Why No Place at the Table

I 've been in design my whole life. During this admittedly lengthening period, I've listened to many designers spend much energy fighting to be recognized, fighting to be heard by the people who make things happen in corporations, in NGOs, in government.

For years I have heard stirring arguments about how designers need "a place at the table" around which important systemic decisions are made. And still that place at the table is not an assured place. Why are designers still not really a part of things? Why are they not an assumed voice in high-level decision-making? Even today, when innovation and sustainability and green are the newest corporate cliches, it is rare to see a designer in the boardroom.

"And why is this?" I asked myself, walking back from teaching tonight. The answer came to me, borne on feathered wings, somewhere between Nordstrom's and the ferry.

The reason that designers have only a feeble grip on that chair at the table is not because design is not respected, it is because most designers cannot write. I don't mean they can't write like Faulkner. I don't mean they don't have a discernable prose style. I mean they cannot WRITE. They do not know where to put a subject and a verb and a capital and a period. They are functionally illiterate. Only the very top echelon of designers writes. And let me tell you, that top echelon writes like the wind: read Stefan Bucher, read Michael Rock, read Michael Bierut, read Jessica Helfand, read Sagmeister--these people are not only literate, they are wonderful writers and they get their ideas across in ways that inspire people to agree with them. It should be noted that two of these people are writing in a second language.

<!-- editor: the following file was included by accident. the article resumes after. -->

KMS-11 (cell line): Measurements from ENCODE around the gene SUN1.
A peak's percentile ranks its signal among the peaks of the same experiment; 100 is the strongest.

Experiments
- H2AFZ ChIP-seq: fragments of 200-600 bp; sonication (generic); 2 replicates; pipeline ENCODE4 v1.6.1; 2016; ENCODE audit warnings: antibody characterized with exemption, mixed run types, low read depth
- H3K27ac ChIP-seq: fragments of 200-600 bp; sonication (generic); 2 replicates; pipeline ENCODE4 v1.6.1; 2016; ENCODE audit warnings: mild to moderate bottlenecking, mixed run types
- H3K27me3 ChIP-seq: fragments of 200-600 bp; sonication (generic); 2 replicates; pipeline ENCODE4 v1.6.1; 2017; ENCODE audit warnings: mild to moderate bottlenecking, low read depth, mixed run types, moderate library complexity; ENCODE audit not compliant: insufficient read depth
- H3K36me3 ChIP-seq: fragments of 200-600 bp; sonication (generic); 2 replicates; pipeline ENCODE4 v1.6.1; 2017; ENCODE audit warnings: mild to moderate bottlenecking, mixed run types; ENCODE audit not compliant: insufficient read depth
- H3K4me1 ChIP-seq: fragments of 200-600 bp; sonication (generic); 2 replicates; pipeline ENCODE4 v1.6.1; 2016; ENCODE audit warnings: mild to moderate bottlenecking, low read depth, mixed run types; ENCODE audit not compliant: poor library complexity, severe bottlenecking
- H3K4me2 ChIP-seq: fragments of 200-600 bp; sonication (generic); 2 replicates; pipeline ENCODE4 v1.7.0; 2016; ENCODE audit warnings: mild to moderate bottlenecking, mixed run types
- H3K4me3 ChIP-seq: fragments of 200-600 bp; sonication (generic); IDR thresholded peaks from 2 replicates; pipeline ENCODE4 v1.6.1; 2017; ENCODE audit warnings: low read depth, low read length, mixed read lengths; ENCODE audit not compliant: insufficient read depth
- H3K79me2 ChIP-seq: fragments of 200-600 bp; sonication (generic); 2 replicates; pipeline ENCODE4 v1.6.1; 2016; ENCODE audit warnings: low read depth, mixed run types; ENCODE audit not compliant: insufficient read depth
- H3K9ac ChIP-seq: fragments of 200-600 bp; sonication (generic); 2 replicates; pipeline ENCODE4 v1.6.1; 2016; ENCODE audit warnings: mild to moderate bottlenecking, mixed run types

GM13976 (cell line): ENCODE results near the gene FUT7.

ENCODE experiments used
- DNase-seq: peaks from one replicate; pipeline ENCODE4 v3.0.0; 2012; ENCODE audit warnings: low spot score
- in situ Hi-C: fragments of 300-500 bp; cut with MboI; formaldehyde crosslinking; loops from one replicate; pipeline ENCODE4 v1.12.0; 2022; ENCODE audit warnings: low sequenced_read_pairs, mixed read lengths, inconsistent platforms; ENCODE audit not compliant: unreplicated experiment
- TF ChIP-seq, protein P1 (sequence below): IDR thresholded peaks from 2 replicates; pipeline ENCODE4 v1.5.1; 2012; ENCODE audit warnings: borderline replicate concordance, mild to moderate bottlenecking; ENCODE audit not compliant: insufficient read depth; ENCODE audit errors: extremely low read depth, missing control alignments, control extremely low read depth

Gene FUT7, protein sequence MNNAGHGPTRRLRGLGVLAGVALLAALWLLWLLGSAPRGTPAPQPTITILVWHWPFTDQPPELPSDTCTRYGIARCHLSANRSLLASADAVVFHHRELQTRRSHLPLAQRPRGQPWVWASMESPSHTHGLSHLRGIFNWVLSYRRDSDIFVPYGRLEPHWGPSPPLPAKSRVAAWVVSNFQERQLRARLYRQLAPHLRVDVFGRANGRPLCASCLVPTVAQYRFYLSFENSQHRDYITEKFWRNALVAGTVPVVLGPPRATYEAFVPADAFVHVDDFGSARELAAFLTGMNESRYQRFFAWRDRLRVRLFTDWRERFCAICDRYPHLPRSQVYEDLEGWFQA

But below that level, it is very rare to find a really good writer in the pack. Oh, sure, there are one or two in every AIGA meeting. But to be blunt, the greater mass of designers is a mass of functioning illiterates. I know. I've edited them. The odd part is that these designers have convinced themselves that they CAN write. They think they are fairly good writers and that a little dust-off with Spellcheck will pretty much make them excellent writers. They have a totally unrealistic view of their own skills. They dress up their writing in the Emperor's new clothes, but those clothes don't fool anyone at the table.

Now. Why is writing important to getting and keeping said much-ballyhooed chair? For two reasons. The first is that no one trusts illiterate people to make decisions. If they did, all countries would be democracies.

The second is that the rest of the people at that table can write and they look down on people that can't. It's a class issue (though in America we would never say that) and it's an issue of the perception of judgement. Not being able to write-- thinking you can when you can't-- shows a willingness to believe in vague and untrue things, a willingness to obfuscate. It shows an inability to be clear, to be rational--to think. That's not something people want at the table.

Being unable to write well also shows a lack of understanding about the way corporate culture works. CEOs write. CFOs write. Marketing directors write. You can draw on a napkin all you want, but napkin-drawing is not the native problem-solving tool of most CEOs: Writing is. It is the stuff of which convincing arguments are made. It is the natural language of the boardroom. No matter how brilliant you are, if you don't know how to write well you will never be perceived by the rest of that table as anything but a window dresser wearing Prada.